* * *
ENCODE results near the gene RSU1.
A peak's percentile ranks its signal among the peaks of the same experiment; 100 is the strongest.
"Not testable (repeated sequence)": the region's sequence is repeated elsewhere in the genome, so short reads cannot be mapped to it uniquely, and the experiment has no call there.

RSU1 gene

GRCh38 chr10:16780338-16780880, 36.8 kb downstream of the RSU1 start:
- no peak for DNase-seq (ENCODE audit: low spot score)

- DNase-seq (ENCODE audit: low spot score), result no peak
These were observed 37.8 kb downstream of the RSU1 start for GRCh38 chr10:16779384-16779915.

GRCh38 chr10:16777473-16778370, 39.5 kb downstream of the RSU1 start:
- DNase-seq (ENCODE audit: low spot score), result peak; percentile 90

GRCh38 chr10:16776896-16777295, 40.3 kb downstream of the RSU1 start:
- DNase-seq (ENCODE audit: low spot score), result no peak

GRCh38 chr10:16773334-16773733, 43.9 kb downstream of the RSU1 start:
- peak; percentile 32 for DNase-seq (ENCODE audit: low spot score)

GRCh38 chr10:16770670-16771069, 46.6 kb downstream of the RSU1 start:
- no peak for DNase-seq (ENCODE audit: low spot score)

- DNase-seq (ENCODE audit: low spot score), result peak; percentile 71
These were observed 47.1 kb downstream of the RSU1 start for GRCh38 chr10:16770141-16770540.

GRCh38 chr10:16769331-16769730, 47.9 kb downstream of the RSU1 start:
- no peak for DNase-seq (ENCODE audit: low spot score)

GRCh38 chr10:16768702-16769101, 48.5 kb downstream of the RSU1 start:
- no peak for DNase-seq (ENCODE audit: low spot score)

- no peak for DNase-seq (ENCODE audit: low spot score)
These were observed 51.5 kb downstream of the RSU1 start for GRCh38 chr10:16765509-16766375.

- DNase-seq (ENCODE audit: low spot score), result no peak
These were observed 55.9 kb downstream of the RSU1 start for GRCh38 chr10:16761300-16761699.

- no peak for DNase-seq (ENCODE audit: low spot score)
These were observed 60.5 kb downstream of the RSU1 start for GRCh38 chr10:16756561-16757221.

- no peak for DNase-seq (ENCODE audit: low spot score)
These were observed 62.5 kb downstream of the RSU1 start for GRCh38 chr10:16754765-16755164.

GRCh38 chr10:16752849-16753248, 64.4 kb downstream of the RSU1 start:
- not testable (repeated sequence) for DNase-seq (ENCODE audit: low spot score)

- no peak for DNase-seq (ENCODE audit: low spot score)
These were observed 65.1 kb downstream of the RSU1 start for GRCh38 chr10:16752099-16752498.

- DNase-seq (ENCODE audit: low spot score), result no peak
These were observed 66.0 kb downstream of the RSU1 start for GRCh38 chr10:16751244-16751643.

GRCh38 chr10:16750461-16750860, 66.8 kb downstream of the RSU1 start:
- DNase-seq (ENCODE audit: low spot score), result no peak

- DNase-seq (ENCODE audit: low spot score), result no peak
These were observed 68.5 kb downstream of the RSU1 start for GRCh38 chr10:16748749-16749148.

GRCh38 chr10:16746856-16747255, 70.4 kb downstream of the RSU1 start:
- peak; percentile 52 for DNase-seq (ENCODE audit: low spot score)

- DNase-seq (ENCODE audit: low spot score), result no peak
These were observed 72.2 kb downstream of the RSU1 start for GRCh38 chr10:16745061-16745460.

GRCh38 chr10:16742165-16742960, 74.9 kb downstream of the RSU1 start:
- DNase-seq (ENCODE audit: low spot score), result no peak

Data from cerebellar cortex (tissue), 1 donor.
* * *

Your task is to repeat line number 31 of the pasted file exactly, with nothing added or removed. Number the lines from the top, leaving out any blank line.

GRCh38 chr10:16752849-16753248, 64.4 kb downstream of the RSU1 start: